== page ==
Our Rightful Share

The Afro-Cuban Struggle for Equality, 1886-1912

By Aline Helg

375 pp., 6.125 x 9.25, 17 illus., 1 map

  • Paperback ISBN: 978-0-8078-4494-6
    Published: February 1995

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Awards & distinctions

1998 Gordon K. Lewis Memorial Award for Caribbean Scholarship, Caribbean Studies Association

1995 Wesley-Logan Prize in African Diaspora History, American Historical Association

1997 Elsa Goveia Prize, Association of Caribbean Historians

In Our Rightful Share, Aline Helg examines the issue of race in Cuban society, politics, and ideology during the island's transition from a Spanish colony to an independent state. She challenges Cuba's well-established myth of racial equality and shows that racism is deeply rooted in Cuban creole society. Helg argues that despite Cuba's abolition of slavery in 1886 and its winning of independence in 1902, Afro-Cubans remained marginalized in all aspects of society. After the wars for independence, in which they fought en masse, Afro-Cubans demanded change politically by forming the first national black party in the Western Hemisphere. This challenge met with strong opposition from the white Cuban elite, culminating in the massacre of thousands of Afro-Cubans in 1912. The event effectively ended Afro-Cubans' political organization along racial lines, and Helg stresses that although some cultural elements of African origin were integrated into official Cuban culture, true racial equality has remained elusive.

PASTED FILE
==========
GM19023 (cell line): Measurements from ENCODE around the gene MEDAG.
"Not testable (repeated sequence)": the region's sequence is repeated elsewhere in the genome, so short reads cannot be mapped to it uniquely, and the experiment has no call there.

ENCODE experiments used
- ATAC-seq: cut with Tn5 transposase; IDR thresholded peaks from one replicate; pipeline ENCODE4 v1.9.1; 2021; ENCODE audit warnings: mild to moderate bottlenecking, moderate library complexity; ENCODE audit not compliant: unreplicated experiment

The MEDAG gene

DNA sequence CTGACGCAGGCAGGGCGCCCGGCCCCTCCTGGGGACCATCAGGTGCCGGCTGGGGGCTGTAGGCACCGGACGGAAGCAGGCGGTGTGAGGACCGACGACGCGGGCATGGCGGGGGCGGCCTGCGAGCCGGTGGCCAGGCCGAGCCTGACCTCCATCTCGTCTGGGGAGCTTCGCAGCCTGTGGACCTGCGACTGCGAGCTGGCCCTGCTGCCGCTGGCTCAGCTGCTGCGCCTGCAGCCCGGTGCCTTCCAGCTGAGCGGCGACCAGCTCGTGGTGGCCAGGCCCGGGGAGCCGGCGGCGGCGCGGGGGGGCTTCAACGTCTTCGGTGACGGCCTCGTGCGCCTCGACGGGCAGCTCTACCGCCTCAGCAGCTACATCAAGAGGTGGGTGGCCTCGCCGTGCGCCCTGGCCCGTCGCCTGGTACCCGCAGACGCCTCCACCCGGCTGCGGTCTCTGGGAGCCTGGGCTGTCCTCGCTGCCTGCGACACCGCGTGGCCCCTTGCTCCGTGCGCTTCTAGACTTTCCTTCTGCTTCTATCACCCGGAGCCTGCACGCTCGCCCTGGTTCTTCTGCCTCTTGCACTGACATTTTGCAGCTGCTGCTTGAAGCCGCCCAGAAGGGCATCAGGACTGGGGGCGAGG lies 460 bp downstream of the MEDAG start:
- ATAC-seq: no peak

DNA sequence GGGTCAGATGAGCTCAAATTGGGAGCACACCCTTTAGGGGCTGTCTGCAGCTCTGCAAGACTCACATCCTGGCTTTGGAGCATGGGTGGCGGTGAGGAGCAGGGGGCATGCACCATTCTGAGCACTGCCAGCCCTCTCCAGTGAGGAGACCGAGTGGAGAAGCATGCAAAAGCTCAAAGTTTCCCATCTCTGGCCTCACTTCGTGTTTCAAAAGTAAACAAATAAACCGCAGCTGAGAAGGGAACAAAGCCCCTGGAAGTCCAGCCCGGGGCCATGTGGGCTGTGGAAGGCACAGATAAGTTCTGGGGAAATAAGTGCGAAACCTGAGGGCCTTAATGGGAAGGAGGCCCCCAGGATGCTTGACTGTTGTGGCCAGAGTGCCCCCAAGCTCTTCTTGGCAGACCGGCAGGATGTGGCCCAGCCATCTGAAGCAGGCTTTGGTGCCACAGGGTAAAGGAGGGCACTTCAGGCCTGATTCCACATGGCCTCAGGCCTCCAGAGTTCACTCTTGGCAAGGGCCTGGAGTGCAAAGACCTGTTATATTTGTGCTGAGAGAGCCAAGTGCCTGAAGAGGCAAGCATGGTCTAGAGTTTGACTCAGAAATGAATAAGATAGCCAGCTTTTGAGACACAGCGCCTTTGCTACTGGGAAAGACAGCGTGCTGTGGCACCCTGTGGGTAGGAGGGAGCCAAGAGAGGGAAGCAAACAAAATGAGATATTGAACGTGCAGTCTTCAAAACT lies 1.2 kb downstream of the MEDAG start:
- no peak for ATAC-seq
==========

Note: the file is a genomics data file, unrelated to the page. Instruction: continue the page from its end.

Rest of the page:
About the Author

Aline Helg, professor of history at the University of Geneva, is author of Civiliser le peuple et former les élites: L'éducation en Colombie, 1918-1957.
For more information about Aline Helg, visit the Author Page.


"Aline Helg's assiduously researched study based on archives in Cuba, Spain, and France is one of the first substantive works in English on this topic."--The Historian

"An extremely important book. It is an impressively researched, well-thought out, and well-written study."--American Historical Review

"An important contribution to the body of historiography on race relations and politics in Cuba. It is a thoroughly researched, well-written, well-organized, and balanced account. . . . A model of the historians' craft."--Slavery and Abolition

"Our Rightful Share represents admirably exhaustive research, excellent analysis, and impressively balanced conclusions. Its extraordinarily rich archival and secondary sources are examined with exemplary skill and commendable sensitivity."--Franklin W. Knight, The Johns Hopkins University

"A major contribution to the literature on race, culture, and politics in the post-emancipation Americas. Clearly and vividly written, and making skillful and creative use of rich primary sources, it is a worthy companion volume to Rebecca Scott's Slave Emancipation in Cuba."--George Reid Andrews, University of Pittsburgh